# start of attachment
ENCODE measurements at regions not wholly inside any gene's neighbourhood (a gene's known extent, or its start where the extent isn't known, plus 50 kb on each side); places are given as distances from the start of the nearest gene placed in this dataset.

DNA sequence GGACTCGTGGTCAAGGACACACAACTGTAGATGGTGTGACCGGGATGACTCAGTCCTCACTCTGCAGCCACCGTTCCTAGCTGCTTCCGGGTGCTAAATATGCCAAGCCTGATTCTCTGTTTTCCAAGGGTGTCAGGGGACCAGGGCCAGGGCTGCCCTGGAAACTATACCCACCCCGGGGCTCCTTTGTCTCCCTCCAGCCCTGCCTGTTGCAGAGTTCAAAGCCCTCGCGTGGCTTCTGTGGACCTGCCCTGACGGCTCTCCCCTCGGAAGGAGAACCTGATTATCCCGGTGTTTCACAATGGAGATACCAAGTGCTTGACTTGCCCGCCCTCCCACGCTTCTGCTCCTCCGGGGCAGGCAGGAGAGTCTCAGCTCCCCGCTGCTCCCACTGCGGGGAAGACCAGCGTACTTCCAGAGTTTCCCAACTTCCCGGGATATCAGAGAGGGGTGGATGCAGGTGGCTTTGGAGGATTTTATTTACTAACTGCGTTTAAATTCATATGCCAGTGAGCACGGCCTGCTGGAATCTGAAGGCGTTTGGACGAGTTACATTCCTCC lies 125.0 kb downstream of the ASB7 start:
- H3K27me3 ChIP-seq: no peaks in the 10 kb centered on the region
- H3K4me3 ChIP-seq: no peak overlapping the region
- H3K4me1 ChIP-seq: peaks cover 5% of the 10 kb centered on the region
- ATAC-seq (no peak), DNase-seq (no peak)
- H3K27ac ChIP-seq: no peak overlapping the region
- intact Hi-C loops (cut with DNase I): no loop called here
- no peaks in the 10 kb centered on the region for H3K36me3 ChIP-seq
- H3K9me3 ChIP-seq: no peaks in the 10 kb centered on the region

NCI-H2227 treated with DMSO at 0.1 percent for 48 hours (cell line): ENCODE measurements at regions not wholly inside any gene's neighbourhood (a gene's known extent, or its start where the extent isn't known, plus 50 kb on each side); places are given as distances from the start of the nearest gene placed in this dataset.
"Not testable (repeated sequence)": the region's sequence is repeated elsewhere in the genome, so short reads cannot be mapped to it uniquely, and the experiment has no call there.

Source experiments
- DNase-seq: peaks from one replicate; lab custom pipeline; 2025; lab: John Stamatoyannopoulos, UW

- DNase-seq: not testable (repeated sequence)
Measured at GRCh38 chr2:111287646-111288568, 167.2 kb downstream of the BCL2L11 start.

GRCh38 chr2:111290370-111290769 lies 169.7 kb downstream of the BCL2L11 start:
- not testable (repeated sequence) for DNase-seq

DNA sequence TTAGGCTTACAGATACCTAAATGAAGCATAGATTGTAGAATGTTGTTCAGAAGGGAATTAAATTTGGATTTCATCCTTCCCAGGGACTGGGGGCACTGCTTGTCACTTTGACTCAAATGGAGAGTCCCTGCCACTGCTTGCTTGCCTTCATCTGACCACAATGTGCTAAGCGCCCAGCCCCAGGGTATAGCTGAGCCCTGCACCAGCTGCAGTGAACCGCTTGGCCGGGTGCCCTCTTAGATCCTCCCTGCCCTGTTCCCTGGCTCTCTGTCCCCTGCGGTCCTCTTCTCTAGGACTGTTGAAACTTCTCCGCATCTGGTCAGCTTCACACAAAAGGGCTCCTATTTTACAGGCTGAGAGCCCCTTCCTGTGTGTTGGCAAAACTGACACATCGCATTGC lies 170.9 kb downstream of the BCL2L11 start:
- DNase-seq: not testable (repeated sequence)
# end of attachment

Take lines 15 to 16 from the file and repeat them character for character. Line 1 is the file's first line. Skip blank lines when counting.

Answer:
- DNase-seq: not testable (repeated sequence)
Measured at GRCh38 chr2:111287646-111288568, 167.2 kb downstream of the BCL2L11 start.